Originally posted by ilywrin
In that case I guess the first move is 1.Bb1.
Though it is obvious White's king should descend to a1, then the bishop should return to a2 and the king procceds through the first rank I am missing the strategical concept behind it. May it ...[text shortened]... at c2 with the king allowing for Bb1-Ba2 type of "empty" moves?
Notice that in the starting position black is in zugzwang. A king move results in mate (1. ... Ka8 2. Ka6 and 3. b7#, 1. ... Kc8 also results in checkmate however it is longer). The knight is also stuck defending the f3 pawn.
With 1. Bb1 white forces black to move a pawn as all other moves lose. Now the white king moves down the board. 2. Ka4 (All other moves lose). The white king can no longer reach a6 so black can shuffle back and forth between a8 and b7. Now it seems clear that white must reach a5 (threatening a6) when black's king is on b7 forcing a pawn move. That means white must lose a move, through triangulation. The closest place is is f1-f2-e1. So of the white king goes:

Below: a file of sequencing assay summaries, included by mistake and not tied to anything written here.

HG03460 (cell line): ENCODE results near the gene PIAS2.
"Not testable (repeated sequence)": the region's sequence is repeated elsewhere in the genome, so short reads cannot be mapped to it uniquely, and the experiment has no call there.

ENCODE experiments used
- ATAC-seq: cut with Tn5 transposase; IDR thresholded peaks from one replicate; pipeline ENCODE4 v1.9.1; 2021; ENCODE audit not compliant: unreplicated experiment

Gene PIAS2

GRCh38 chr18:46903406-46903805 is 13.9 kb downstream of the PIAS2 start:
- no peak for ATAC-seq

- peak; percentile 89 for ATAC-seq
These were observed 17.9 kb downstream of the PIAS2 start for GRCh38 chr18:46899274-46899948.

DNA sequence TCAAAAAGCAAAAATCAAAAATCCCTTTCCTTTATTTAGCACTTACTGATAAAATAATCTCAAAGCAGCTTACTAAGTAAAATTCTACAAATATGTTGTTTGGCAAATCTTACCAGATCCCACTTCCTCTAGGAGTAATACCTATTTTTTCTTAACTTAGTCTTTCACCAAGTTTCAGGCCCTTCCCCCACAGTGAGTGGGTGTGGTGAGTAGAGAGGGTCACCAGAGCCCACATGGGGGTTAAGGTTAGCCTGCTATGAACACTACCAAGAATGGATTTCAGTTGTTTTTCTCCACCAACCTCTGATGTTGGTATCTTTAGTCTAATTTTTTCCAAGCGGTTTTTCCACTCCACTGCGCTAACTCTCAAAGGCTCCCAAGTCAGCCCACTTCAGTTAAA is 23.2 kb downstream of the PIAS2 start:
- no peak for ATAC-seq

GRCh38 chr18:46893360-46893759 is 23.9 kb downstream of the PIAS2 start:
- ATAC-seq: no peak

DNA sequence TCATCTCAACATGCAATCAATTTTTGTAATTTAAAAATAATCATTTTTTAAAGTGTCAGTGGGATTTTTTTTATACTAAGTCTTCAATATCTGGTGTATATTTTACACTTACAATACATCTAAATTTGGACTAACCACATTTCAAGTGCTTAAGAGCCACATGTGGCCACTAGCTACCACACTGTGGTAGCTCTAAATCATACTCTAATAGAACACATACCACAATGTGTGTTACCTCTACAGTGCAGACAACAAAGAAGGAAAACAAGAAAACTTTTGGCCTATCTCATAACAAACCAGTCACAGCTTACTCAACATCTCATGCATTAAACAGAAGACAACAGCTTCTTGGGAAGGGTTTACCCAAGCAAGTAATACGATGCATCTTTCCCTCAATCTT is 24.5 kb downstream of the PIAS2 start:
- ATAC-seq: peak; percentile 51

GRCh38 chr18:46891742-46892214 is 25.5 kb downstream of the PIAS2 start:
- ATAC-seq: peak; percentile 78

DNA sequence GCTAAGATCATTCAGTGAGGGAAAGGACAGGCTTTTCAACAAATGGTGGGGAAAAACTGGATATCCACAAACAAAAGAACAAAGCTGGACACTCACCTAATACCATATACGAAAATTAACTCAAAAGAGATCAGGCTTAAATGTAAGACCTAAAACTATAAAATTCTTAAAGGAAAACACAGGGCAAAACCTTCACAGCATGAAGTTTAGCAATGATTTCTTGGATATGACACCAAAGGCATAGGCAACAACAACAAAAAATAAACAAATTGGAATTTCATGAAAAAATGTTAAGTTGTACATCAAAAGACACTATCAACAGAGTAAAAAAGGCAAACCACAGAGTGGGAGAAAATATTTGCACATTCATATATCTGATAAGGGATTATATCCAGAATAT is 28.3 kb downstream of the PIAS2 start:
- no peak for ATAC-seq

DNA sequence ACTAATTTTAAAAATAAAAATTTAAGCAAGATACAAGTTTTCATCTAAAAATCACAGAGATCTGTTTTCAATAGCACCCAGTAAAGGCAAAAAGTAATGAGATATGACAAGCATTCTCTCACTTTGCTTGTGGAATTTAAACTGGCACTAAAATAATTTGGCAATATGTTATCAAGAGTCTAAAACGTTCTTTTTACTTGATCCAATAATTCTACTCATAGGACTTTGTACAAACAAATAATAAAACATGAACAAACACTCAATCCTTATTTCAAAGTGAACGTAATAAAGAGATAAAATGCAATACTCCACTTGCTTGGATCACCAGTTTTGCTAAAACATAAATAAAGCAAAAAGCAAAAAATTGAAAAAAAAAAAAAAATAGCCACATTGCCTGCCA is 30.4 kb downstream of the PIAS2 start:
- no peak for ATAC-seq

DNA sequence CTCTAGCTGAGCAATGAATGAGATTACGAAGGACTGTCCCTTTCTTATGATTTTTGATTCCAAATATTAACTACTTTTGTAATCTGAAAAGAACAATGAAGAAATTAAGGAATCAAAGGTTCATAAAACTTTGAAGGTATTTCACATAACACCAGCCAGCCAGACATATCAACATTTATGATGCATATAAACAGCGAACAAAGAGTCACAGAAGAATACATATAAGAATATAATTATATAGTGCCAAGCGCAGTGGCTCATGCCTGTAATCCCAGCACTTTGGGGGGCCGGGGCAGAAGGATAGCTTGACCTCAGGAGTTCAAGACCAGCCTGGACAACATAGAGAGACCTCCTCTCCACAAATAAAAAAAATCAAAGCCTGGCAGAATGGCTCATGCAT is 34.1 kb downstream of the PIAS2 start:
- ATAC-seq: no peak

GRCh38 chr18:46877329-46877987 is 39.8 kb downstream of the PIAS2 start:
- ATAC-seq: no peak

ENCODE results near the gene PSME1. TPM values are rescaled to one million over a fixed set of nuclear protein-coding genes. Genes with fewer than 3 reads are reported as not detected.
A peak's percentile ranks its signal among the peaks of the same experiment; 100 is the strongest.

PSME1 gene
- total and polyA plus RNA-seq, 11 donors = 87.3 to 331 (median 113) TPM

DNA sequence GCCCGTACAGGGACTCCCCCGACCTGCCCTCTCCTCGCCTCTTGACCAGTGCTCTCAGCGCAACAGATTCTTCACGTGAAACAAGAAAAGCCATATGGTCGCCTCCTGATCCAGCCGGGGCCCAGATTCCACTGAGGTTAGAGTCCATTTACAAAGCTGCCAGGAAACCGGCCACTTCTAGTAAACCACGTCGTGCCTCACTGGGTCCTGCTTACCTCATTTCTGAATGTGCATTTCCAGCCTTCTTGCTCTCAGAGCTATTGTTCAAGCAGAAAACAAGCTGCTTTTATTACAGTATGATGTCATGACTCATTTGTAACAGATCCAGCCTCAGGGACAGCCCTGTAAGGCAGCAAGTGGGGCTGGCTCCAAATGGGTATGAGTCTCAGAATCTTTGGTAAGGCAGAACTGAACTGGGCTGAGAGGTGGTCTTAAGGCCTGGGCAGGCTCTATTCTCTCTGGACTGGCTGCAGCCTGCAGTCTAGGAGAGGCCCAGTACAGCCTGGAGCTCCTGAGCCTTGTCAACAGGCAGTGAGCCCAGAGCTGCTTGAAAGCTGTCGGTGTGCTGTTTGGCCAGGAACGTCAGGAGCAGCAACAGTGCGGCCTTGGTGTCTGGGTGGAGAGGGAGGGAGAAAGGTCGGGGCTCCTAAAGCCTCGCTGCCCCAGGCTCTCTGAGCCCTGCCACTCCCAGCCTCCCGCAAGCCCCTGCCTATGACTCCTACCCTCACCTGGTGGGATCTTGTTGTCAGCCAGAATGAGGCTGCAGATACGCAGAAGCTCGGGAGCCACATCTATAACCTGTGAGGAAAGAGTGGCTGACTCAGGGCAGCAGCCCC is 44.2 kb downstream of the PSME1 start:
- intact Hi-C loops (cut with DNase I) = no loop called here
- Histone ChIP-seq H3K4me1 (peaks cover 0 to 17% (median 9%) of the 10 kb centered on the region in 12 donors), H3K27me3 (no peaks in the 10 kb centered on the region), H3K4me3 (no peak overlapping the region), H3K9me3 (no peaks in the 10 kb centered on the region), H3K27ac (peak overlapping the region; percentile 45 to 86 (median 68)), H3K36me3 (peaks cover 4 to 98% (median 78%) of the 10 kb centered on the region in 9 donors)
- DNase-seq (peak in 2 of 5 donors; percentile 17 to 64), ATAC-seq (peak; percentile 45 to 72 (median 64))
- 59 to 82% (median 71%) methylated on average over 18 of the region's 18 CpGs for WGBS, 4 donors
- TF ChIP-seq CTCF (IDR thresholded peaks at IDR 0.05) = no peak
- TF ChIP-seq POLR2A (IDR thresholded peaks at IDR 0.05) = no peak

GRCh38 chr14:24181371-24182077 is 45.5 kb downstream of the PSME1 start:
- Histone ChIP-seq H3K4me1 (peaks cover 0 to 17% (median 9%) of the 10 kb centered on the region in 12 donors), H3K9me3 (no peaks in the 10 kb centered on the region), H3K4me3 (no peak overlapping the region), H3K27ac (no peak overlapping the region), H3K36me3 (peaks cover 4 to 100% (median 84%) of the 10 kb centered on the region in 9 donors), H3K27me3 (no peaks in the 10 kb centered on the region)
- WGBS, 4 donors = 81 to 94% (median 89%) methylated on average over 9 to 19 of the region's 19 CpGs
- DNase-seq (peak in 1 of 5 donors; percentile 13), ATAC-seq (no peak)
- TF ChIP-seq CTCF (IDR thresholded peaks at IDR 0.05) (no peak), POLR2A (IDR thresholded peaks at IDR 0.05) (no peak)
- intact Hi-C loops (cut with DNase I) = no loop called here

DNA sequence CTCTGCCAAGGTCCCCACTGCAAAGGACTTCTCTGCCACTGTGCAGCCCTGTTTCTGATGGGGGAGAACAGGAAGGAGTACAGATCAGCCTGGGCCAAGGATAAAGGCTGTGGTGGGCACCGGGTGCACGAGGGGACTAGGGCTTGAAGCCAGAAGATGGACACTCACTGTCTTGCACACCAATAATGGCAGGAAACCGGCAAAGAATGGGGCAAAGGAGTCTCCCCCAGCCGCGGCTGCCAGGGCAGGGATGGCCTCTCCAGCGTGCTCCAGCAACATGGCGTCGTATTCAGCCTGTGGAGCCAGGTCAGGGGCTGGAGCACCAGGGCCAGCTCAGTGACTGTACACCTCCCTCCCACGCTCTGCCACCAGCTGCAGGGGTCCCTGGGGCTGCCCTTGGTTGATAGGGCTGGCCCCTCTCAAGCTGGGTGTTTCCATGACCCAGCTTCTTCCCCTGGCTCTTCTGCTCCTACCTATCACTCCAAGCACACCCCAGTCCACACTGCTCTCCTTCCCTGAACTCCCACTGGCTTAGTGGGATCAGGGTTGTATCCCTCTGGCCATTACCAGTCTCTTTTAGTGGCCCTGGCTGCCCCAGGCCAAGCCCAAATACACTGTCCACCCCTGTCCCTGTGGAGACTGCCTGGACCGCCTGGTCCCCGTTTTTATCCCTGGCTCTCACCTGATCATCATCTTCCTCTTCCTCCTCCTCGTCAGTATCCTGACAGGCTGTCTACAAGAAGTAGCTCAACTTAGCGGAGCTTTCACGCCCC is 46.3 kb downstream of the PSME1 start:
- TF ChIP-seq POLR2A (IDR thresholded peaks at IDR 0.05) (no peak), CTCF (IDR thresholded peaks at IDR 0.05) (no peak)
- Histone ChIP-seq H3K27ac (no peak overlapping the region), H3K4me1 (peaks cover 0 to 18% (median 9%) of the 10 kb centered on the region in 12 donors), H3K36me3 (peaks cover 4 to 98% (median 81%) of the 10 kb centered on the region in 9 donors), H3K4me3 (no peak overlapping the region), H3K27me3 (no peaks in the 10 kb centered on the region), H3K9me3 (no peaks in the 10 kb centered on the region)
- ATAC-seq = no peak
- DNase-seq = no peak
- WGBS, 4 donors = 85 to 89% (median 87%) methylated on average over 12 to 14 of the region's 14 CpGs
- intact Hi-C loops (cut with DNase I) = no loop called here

1.Bb1 h6 2. Ka4 Ka8 3.Ka3 Kb7 4.Ka2 Ka8 5.Ka1 Kb7 6.Ba2 Ka8 7.Kb1 Kb7 8.Kc1 Ka8 9.Kd1 Kb7 10.Ke1 Ka8 11.Bb1 (if 11. Kf1 then d3 -+ ) Kb7 12.Kf1 Ka8 13.Kf2 Kb7 14.Ke1 Ka8 15.Kd1 Kb7 16.Kc1 Ka8 17.Ba2 Kb7 18.Kb1 Ka8 19.Ka1 Kb7 20.Bb1 Ka8 21.Ka2 Kb7 22.Ka3 Ka8 23.Ka4 Kb7 24.Ka5
Now black cannot play Ka8 as shown before.
24. ... h4
This repeats and every 23rd move hereafter black must move a pawn eg. 47, 70, 93, 116, 139, 162, 185, 208 and 231.
After move 231 white continues as before with the long walk to triangulation. However this time when he returns black won't have a pawn to move.
Postion after 254. Ka5
The longest way to mate here is for black to play 254. Kc8 I believe. However working out the best play from here is too long a task for me to undertake (I'm lazy).